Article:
The colleges are sitting on the data that could potentially refute the Ron Unz article. It will be interesting to see if anyone tries.

Update: Statistician A. Gelman is skeptical about the Jewish data. Unz may have backed off. See also Kevin MacDonald.

Wednesday, November 28, 2012

Wade says evolution is a theory

NY Times science writer Nicholas Wade is piling on criticism of a supposedly anti-science Republican:
Senator Rubio, a possible contender in the 2016 Republican presidential race, gave the following answer: “I’m not a scientist, man. I can tell you what recorded history says, I can tell you what the Bible says, but I think that’s a dispute amongst theologians.”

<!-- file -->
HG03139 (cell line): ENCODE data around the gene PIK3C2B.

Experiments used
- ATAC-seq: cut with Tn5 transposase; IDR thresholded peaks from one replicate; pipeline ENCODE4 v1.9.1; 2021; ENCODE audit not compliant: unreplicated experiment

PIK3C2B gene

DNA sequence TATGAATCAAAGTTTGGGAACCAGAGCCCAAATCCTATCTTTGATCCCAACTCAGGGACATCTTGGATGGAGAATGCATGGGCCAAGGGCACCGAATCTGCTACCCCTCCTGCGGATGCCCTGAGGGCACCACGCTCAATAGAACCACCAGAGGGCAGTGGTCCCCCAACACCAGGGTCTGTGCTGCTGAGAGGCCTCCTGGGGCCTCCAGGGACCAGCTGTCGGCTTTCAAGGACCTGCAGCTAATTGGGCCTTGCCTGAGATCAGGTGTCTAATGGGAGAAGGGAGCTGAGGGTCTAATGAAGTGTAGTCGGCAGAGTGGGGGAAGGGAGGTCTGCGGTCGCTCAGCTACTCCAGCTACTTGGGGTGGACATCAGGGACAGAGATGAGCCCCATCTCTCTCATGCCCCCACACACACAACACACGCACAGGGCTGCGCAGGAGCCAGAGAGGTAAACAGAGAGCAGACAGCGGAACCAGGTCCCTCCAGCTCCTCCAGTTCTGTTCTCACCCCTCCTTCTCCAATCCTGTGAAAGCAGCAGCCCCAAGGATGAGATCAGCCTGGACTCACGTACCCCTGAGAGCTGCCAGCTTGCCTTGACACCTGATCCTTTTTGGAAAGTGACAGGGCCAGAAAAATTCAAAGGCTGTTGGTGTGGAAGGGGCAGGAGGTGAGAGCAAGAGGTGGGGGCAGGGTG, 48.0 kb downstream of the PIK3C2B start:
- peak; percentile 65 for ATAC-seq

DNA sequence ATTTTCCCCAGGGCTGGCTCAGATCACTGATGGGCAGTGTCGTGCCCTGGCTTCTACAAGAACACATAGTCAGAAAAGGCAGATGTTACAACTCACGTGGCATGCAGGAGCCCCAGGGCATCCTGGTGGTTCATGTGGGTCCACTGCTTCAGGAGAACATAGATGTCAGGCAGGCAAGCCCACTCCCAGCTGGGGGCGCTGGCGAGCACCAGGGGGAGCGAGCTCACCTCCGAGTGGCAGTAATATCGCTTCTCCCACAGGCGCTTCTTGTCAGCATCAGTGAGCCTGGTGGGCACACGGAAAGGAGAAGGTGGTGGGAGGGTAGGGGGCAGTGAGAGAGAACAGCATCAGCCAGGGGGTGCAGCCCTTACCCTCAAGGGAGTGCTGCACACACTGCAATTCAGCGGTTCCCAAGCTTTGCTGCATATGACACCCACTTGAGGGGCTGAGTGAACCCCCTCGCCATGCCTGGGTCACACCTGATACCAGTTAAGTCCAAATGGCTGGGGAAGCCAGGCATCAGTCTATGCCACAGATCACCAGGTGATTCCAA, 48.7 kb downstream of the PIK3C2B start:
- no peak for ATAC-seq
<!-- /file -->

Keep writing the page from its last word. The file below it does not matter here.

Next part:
It may have been a mystery back in the 17th century, ... Today’s best estimate for the age of Earth, based on the radiometric dating of meteorites, is 4.54 billion years. The real mystery is how a highly intelligent politician got himself into the position of suggesting that the two estimates are of equal value, or that theologians are still the best interpreters of the physical world.
Rubio did not say that the two estimates are of equal value, or that theologians are still the best interpreters of the physical world. He said that theologians disagree, and that "I think parents should be able to teach their kids what their faith says, what science says."

It is true that radiometric dating (of Earth rocks, not meteorites) shows an age of 4.5B years. But I still think parents should be able to teach their kids what their faith says, and what science says. I can believe in science and religious freedom at the same time.